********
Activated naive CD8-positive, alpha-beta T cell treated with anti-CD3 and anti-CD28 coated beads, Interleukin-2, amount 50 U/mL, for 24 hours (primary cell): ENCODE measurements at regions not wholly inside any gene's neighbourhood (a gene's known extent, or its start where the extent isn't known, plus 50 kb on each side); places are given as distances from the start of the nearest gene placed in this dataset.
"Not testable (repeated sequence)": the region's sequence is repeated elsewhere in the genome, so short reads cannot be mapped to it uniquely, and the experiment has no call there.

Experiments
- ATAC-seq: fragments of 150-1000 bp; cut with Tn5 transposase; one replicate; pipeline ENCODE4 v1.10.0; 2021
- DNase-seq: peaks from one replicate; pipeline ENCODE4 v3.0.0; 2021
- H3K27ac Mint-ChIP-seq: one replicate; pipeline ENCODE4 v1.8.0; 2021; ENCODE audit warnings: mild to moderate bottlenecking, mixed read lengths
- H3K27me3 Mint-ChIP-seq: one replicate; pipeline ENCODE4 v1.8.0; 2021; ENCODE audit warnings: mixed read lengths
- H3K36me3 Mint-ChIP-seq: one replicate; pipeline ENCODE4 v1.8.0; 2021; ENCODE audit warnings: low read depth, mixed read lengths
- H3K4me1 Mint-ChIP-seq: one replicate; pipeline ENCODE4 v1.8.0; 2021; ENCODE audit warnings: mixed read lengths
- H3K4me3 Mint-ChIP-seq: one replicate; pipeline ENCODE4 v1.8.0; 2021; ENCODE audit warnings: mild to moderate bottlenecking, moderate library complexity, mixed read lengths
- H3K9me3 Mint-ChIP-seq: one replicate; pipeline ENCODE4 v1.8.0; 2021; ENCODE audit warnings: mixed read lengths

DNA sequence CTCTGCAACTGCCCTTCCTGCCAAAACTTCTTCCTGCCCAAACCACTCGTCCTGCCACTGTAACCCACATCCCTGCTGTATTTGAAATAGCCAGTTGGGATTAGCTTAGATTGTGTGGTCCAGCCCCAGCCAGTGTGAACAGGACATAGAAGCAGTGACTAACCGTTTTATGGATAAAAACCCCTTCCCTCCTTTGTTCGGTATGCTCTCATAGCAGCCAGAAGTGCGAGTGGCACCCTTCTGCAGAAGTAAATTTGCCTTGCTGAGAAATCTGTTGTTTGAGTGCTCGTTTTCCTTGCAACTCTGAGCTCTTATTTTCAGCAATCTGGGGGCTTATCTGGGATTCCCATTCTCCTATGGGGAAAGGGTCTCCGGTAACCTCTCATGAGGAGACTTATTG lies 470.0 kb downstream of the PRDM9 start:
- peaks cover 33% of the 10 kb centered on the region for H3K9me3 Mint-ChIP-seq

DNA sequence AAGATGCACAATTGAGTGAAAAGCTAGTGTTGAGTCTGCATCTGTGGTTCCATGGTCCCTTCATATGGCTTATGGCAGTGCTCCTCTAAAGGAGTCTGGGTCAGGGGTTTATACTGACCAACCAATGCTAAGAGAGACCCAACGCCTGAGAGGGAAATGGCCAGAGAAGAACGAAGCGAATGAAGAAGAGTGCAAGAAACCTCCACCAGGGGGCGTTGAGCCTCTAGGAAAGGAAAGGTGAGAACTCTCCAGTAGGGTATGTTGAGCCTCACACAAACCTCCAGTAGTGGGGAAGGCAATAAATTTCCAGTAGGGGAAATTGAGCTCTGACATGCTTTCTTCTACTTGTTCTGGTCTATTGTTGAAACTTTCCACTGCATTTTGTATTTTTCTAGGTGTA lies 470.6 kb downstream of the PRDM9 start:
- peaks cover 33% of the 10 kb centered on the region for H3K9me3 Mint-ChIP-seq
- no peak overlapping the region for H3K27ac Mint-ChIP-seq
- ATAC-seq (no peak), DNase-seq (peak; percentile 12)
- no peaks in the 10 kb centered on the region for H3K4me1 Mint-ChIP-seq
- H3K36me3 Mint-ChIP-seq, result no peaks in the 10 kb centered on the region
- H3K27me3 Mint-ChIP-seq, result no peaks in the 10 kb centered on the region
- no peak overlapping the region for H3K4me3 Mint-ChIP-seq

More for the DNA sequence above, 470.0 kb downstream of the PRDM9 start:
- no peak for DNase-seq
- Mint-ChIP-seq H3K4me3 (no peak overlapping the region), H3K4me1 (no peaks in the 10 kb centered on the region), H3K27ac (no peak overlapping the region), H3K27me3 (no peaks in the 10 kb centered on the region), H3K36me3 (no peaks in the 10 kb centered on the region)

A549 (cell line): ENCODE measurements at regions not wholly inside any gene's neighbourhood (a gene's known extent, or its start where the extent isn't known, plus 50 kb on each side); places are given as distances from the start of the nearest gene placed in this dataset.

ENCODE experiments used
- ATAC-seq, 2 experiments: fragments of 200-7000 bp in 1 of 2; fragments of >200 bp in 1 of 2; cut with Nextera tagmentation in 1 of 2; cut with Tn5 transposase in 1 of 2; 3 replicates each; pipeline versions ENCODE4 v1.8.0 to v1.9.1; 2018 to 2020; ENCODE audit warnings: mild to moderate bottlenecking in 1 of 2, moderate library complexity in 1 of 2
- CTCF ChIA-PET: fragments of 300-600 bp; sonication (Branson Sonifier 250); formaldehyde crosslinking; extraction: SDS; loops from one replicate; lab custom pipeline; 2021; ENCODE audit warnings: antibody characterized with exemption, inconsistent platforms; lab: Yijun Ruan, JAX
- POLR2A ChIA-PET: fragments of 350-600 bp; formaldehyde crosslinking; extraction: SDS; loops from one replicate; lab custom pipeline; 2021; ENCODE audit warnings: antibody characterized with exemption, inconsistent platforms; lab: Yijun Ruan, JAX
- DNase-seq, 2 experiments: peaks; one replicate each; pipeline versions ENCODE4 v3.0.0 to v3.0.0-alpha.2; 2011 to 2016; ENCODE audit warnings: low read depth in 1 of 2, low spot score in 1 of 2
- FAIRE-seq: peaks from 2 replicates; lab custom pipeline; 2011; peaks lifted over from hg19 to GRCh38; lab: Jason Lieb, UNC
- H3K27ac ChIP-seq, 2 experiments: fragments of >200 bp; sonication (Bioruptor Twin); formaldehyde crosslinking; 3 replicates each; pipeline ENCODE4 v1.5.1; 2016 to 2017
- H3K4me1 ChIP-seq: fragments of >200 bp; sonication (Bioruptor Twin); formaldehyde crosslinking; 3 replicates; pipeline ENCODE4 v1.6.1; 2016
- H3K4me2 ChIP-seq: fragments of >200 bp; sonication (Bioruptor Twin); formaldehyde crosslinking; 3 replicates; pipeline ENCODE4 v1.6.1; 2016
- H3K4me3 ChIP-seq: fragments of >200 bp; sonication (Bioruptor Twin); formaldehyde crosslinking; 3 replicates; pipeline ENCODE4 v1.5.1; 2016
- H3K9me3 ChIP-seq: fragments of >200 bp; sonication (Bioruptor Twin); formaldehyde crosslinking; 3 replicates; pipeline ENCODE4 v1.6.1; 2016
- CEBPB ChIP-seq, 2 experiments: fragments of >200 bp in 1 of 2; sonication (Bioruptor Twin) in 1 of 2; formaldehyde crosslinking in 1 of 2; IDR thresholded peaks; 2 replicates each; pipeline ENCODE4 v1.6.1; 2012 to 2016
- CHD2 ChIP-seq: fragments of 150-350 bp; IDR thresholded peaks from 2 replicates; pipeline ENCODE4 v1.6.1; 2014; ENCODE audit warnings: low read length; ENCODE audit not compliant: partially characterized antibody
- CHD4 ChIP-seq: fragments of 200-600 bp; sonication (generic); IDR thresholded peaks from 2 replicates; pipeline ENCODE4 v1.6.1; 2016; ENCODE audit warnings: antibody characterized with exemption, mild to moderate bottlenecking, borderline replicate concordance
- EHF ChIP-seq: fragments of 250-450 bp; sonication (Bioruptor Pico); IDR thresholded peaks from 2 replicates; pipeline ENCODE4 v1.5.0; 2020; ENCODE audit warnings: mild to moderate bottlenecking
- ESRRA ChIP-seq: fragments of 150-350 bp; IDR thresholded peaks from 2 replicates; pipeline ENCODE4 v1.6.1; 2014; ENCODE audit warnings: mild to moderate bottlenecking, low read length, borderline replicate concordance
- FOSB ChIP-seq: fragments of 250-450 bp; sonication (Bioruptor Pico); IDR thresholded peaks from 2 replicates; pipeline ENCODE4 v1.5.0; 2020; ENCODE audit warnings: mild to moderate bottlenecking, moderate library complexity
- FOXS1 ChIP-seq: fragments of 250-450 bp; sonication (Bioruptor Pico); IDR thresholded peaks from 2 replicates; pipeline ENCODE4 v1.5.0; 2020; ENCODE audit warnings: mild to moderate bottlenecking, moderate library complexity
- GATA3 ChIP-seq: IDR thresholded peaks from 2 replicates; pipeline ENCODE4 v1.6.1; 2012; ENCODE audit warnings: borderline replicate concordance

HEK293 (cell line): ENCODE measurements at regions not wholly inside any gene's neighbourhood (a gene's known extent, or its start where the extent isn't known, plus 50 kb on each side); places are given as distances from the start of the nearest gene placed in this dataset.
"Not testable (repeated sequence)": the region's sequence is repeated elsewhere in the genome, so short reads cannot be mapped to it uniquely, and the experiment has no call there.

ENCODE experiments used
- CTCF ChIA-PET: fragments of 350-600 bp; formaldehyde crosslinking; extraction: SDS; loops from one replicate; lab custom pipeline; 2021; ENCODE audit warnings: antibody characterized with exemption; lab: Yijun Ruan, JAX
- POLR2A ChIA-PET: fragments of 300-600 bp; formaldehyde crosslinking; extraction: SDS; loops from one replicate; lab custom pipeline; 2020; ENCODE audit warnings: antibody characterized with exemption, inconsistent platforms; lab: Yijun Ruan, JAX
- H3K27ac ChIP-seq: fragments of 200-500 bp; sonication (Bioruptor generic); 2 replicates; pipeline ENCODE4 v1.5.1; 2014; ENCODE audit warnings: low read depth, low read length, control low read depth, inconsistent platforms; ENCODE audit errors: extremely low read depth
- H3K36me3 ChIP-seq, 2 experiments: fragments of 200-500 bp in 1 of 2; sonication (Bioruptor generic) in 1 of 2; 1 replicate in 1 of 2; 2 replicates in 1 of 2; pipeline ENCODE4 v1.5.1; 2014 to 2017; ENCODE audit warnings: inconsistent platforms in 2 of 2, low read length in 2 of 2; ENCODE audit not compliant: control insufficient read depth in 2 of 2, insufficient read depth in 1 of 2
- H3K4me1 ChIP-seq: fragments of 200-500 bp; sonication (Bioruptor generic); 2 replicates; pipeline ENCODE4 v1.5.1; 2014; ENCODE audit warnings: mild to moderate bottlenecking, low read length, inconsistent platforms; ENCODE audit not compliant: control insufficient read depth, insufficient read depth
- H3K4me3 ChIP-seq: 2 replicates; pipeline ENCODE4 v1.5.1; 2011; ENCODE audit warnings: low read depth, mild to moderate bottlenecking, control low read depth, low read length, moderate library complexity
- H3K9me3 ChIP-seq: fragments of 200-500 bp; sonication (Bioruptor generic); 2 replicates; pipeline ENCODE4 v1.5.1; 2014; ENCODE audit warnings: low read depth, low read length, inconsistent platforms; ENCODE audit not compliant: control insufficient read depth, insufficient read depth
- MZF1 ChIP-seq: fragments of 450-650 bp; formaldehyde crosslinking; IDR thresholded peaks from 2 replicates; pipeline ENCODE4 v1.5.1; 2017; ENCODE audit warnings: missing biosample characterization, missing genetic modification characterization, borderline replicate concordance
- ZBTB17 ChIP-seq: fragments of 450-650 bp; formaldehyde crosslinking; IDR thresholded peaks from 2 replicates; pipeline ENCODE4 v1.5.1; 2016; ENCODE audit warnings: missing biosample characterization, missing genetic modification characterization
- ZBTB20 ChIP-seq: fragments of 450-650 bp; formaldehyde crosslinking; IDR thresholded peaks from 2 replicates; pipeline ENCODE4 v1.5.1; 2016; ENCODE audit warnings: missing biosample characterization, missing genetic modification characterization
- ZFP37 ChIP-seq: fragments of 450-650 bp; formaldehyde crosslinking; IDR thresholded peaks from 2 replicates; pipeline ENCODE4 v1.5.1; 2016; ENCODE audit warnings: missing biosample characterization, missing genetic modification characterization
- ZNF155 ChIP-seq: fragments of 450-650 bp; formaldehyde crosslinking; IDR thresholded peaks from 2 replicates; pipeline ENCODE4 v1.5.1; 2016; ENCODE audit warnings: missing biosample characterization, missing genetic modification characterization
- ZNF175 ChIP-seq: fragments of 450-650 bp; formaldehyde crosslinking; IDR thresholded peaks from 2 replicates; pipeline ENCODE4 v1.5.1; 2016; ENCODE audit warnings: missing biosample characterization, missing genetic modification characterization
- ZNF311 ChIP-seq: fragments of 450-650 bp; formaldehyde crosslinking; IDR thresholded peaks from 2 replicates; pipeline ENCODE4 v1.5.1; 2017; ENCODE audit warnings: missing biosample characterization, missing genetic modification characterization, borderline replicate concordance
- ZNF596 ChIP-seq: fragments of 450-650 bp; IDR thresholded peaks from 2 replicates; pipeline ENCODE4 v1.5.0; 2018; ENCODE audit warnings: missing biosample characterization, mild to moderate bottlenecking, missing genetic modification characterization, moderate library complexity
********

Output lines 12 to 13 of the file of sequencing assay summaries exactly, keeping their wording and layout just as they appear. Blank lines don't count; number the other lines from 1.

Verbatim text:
DNA sequence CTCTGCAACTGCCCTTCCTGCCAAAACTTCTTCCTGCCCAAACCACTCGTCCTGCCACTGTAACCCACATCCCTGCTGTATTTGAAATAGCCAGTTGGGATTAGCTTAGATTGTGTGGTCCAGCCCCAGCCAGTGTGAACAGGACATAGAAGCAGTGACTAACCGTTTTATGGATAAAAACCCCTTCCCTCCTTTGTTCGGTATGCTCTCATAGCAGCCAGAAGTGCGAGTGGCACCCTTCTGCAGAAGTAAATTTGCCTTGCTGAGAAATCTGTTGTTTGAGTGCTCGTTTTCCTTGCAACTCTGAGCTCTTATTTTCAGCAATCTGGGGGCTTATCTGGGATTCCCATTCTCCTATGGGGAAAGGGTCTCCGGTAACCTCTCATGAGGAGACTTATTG lies 470.0 kb downstream of the PRDM9 start:
- peaks cover 33% of the 10 kb centered on the region for H3K9me3 Mint-ChIP-seq